Then we have, from Susan Solomon:
“What’s really been exciting to me about this last 10-year period is that it has made people think about decadal variability much more carefully than they probably have before.”
But hang on: wasn't the science supposed to have been settled? Isn't the settled nature of the 'science' the reason the likes of Prime Minister Gillard are introducing a carbon tax that will pull billions out of Australia's productive economy? Strange how this 'science' is settled when it's convenient, and it isn't settled when they are faced with contradictory evidence.
These revelations are prompting the science’s biggest names to change their views.
Indeed, the most important outcome from the energy hunt may be that researchers are chronically underestimating air pollution’s reflective effect, said NASA’s James Hansen, head of the Goddard Institute for Space Studies.
Again, so much for 'settled science'. But talking about air pollution...
Anyone remember the phrase "pea souper"? Or watched a Sherlock Holmes dramatisation where London is shrouded in thick, choking fog? Or how 4,000 people died, forcing Britain to pass the Clean Air Act? Or seen pictures of the terrible environmental pollution of the Soviet Union or present-day China? Yes Virginia, there really was pollution before the year 2000, so hand waving about this causing a pause in temperature rise just isn't good enough. Nor does it explain the fact that the Southern Hemisphere is paralleling the Northern in the temperature slow-down - if not slowing down even faster, as the Antarctic sea ice buildup would indicate.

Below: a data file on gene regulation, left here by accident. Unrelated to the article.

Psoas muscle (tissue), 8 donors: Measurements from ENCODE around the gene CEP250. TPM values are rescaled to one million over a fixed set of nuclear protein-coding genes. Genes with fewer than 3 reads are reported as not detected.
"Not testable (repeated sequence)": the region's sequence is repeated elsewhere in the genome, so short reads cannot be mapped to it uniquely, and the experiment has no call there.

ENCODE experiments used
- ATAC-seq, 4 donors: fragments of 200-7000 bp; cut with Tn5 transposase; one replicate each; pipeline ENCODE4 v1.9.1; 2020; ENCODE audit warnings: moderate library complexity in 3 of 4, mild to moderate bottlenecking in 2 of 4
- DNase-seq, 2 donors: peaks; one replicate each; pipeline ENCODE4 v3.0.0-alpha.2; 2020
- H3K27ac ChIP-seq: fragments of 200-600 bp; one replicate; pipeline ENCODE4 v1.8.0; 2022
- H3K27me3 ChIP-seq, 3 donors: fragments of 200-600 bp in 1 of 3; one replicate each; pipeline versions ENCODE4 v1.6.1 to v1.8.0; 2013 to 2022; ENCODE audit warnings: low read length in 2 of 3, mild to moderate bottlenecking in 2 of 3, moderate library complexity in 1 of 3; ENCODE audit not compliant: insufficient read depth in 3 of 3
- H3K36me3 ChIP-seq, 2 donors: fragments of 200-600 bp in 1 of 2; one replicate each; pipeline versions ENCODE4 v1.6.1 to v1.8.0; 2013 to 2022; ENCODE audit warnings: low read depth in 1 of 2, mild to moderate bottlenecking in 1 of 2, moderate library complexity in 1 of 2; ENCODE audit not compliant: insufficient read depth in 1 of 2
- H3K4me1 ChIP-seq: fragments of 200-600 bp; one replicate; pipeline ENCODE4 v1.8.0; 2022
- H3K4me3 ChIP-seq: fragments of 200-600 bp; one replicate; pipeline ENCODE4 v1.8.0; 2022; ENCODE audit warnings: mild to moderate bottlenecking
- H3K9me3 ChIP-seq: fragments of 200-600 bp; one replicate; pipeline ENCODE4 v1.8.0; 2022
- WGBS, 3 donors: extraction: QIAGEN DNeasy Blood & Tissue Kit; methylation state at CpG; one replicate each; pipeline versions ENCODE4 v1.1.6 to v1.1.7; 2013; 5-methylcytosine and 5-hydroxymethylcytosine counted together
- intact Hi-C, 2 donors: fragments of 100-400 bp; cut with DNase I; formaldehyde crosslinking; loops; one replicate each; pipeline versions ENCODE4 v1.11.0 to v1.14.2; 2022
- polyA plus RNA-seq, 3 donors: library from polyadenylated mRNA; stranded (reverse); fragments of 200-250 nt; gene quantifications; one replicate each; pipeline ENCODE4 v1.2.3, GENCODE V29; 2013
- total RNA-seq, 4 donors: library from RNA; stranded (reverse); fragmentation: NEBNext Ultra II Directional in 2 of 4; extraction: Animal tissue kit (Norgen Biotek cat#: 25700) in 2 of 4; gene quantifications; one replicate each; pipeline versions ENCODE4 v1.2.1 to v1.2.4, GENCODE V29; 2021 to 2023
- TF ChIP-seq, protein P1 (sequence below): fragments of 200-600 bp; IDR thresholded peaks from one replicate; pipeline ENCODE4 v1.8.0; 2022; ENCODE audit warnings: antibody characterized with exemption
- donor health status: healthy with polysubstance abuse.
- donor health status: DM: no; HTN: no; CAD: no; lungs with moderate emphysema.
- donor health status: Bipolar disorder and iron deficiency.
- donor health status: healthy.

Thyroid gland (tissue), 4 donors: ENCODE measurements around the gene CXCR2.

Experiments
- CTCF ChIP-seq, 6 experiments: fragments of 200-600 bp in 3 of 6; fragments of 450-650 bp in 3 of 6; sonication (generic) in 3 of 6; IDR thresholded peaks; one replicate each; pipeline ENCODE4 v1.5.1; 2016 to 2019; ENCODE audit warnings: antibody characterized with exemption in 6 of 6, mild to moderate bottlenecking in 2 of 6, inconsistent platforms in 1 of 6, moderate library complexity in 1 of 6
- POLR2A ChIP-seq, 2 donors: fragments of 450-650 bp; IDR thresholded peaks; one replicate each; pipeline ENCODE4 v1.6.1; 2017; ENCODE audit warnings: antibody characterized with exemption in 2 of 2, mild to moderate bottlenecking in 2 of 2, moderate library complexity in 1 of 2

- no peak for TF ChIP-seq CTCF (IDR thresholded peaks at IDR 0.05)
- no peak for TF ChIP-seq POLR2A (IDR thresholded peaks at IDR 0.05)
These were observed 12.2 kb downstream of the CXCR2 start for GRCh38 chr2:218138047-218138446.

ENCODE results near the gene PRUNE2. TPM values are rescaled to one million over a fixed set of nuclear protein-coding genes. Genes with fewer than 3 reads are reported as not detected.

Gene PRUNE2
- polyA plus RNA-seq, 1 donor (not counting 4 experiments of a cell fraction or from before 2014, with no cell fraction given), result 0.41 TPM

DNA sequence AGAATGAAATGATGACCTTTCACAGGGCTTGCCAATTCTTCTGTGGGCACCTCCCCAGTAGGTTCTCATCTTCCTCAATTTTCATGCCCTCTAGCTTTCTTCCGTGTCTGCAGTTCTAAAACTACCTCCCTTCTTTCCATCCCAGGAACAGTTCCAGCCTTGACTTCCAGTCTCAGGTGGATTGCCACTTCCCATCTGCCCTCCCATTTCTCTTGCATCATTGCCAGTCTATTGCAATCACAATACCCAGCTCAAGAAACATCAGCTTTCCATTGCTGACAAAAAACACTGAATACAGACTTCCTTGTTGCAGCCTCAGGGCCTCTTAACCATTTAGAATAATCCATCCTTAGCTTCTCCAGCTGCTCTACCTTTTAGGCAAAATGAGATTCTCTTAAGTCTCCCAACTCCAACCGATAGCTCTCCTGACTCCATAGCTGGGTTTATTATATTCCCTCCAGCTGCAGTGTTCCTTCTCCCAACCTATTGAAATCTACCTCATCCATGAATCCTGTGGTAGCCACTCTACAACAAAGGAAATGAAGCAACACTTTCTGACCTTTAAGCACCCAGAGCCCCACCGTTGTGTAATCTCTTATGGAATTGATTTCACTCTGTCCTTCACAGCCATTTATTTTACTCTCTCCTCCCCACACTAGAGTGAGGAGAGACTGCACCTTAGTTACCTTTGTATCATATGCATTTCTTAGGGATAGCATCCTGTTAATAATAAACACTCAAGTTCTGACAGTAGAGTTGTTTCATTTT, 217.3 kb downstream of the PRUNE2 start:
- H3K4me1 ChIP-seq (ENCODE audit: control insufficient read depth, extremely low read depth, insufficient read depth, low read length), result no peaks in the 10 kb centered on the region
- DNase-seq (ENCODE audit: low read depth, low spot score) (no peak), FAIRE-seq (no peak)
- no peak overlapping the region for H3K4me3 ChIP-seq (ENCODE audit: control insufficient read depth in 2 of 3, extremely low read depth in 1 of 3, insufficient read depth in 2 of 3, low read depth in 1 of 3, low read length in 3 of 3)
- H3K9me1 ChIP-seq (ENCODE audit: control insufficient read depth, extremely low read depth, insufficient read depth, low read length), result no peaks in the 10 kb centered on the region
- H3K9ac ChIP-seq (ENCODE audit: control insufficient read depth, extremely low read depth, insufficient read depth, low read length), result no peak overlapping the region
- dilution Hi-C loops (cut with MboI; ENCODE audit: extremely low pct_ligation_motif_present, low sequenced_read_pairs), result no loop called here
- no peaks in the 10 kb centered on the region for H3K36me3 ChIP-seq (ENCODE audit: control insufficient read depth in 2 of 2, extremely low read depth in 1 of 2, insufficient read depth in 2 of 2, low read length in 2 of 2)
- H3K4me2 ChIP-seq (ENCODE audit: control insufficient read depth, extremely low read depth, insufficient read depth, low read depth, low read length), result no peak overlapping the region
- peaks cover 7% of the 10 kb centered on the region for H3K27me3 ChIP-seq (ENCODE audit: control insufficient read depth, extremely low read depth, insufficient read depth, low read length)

Then there's this:
For a decade, that’s exactly what happened. Skeptics made exaggerated claims about “global cooling,” pointing to 1998. (For one representative example, two years ago columnist George Will referred to 1998 as warming’s “apogee.”) Scientists had to play defense, said Ben Santer, a climate modeler at Lawrence Livermore National Laboratory.
Pardon me, but a scientist whingeing about "having to play defence" is a contradiction in terms. The goal of any true scientist is to lay out their theory in public for anyone and everyone to take their best shots at. That is the true nature of science. Now you know why I put the word in scare quotes when I am referring to this bunch. And by the way, how can skeptics have been making claims "for a decade" about cooling since 1998? That means they started making claims in 2001. But in 2001 no one knew that temperatures would decline for a decade, and they certainly weren't crowing about a mere three years, because that kind of wobble happens all the time.
Climate models failed to reflect the sun’s cyclical influence on the climate and “that has led to a sense that the sun isn’t a player,” [Judith] Lean said. “And that they have to absolutely prove that it’s not a player.”
That's right! Go and Google how many 'scientists' insulted and disparaged anyone who claimed the Sun had influence. Lean is testifying, whether she realises it or not, once again how confused and 'unsettled' the 'science' is. But at the end some good news:
According to Lean, the combination of multiple La Niñas and the solar minimum, bottoming out for an unusually extended time in 2008 from its peak in 2001, are all that’s needed to cancel out the increased warming from rising greenhouse gases. Now that the sun has begun to gain in activity again, Lean suspects that temperatures will rise in parallel as the sun peaks around 2014.
This consistent trend has prompted Lean to take a rare step for a climate scientist: She’s made a short-term prediction. By 2014, she projects global surface temperatures to increase by 0.14 degrees Celsius, she says, driven by human warming and the sun.
Finally! A prediction! Are we at last in the presence of a scientist (rather than a 'scientist') who will change her theory if it fails to predict reality? Let's hope so.